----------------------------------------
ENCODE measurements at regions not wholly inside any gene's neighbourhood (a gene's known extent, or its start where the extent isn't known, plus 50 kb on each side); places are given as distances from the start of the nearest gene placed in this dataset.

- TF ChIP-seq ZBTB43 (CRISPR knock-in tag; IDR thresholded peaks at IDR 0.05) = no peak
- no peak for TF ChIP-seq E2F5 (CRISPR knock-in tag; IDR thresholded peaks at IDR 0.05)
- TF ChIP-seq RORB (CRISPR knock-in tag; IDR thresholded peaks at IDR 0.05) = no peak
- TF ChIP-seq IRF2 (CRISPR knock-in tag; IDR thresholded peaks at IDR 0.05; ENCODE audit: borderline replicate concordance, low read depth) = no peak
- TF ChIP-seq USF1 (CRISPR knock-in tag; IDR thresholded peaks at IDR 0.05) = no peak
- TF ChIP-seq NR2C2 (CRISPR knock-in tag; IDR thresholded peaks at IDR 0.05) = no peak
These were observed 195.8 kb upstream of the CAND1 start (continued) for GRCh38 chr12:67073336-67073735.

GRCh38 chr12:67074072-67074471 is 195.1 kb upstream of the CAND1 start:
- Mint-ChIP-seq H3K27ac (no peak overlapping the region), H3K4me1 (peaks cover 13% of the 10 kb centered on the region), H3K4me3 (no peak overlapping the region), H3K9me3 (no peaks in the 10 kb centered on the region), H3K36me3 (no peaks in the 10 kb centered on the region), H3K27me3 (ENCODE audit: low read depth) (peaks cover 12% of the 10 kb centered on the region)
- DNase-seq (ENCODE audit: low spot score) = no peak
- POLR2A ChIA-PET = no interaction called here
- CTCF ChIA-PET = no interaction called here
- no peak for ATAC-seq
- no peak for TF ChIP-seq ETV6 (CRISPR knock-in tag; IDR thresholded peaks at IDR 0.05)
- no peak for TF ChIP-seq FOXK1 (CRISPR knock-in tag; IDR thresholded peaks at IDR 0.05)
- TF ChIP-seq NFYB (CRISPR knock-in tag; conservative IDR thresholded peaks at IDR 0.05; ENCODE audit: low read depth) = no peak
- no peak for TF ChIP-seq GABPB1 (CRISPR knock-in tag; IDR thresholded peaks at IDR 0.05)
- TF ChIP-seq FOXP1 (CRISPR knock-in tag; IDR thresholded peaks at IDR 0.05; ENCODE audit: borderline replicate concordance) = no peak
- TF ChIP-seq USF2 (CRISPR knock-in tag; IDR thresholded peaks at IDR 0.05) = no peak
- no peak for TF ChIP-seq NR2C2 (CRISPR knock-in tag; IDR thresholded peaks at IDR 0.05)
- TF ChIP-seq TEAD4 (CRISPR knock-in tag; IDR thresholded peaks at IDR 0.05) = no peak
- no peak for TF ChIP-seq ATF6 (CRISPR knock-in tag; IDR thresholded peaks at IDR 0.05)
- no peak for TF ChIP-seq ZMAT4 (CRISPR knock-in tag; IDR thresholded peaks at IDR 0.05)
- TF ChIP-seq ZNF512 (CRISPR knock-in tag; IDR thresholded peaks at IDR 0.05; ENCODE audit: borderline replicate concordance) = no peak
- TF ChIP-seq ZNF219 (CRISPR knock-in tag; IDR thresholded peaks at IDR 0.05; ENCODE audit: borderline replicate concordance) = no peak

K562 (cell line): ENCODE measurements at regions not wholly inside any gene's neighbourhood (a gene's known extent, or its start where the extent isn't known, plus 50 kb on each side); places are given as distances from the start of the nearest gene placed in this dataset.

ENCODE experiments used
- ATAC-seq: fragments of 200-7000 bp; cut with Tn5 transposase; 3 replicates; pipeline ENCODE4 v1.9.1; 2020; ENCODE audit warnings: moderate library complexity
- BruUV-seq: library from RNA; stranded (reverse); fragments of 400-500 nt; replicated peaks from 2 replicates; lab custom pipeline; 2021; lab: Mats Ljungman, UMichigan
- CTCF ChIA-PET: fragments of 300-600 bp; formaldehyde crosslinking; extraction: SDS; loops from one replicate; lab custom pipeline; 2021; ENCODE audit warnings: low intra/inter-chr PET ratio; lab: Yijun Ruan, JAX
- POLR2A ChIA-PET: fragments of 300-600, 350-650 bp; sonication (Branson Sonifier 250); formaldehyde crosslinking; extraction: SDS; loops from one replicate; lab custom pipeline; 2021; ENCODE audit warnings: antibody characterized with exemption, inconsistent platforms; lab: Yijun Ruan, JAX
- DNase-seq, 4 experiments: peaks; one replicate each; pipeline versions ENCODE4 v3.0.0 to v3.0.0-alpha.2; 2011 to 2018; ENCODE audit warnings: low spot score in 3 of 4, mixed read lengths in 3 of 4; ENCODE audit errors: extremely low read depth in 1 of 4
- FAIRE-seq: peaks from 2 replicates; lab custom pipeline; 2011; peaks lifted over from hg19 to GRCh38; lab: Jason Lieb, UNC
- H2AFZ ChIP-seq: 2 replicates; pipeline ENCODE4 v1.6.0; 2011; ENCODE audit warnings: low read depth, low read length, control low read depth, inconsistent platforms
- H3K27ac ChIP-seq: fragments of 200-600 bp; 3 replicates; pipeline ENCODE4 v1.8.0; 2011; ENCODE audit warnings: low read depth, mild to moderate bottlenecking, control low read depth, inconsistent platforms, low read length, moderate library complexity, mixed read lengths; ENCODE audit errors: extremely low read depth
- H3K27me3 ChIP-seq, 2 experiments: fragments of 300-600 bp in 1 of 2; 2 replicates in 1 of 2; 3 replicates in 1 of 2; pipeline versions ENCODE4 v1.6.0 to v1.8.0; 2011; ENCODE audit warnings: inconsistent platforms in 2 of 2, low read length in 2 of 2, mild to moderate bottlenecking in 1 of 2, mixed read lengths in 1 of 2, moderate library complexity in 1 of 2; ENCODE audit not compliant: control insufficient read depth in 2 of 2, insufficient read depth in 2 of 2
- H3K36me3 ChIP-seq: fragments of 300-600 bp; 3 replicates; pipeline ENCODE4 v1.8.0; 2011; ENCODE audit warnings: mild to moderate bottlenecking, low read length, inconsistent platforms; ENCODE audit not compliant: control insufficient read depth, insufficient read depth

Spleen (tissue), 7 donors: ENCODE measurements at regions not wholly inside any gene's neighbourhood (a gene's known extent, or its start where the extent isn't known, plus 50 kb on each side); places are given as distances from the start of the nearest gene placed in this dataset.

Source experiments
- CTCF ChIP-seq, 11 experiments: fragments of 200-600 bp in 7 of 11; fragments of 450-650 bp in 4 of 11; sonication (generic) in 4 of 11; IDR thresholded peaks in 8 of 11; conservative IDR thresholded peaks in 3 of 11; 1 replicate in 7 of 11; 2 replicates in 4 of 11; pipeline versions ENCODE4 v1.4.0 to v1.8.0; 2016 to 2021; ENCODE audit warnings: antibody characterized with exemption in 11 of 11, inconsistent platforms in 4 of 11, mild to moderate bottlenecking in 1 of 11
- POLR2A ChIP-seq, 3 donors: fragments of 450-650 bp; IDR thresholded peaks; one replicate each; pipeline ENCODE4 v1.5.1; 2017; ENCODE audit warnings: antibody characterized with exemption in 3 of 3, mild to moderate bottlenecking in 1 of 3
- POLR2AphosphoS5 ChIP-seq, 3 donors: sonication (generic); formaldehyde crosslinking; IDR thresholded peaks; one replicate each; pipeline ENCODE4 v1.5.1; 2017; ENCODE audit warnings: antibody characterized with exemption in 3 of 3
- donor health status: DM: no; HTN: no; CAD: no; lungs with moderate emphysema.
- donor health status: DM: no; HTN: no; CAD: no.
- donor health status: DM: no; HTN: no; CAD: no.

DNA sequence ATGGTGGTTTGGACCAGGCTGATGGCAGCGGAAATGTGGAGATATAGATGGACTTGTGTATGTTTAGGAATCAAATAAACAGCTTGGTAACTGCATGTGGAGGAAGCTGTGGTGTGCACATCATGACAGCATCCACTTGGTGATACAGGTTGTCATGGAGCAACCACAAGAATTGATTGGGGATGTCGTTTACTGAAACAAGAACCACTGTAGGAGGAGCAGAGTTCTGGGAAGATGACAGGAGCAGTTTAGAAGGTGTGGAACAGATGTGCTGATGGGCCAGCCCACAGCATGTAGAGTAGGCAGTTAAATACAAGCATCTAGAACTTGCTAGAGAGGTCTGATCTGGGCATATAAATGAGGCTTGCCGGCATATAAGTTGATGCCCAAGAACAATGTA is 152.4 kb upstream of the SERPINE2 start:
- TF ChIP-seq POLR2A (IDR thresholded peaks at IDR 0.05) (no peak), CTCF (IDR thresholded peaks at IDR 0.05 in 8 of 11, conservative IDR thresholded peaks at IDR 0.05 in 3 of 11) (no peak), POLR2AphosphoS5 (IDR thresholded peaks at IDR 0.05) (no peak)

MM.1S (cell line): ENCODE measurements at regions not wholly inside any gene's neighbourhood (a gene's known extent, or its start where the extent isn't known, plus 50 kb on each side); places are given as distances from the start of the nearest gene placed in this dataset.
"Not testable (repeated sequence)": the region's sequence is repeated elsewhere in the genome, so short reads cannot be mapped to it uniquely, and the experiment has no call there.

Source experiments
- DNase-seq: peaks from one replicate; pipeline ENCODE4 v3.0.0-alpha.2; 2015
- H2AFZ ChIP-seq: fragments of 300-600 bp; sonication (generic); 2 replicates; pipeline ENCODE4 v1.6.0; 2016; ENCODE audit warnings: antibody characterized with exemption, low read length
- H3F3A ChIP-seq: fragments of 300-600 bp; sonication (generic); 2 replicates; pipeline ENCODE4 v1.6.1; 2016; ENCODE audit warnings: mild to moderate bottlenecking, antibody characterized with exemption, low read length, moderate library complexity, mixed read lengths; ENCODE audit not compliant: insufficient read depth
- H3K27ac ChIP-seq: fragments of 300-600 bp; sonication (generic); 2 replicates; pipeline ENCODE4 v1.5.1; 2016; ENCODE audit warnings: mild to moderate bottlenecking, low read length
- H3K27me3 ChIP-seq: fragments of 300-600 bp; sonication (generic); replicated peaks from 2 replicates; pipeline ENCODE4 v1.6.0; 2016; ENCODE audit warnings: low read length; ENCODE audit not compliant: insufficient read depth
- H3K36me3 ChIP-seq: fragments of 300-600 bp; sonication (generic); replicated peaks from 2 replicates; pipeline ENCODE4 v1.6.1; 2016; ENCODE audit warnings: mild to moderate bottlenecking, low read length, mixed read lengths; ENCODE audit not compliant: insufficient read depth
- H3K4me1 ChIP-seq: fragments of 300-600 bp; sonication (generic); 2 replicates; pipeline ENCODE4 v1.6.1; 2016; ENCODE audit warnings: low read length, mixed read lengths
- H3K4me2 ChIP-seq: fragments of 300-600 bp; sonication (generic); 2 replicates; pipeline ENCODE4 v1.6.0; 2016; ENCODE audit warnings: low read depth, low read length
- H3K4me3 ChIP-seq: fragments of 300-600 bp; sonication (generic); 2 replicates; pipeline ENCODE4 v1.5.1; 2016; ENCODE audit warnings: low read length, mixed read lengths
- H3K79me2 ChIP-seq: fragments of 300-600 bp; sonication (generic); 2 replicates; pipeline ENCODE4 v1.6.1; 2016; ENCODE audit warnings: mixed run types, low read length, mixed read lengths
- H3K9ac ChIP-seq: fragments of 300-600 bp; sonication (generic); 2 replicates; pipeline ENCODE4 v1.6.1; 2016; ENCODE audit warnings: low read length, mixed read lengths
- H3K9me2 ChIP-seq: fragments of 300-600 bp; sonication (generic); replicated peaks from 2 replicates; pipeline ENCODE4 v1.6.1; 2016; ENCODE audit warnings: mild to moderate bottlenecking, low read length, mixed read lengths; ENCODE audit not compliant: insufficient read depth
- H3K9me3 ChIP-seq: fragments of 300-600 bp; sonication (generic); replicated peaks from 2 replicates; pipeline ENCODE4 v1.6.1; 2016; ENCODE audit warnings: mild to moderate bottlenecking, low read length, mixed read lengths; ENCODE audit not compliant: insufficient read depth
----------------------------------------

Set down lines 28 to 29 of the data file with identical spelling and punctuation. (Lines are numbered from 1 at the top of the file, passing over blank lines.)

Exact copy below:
ENCODE experiments used
- ATAC-seq: fragments of 200-7000 bp; cut with Tn5 transposase; 3 replicates; pipeline ENCODE4 v1.9.1; 2020; ENCODE audit warnings: moderate library complexity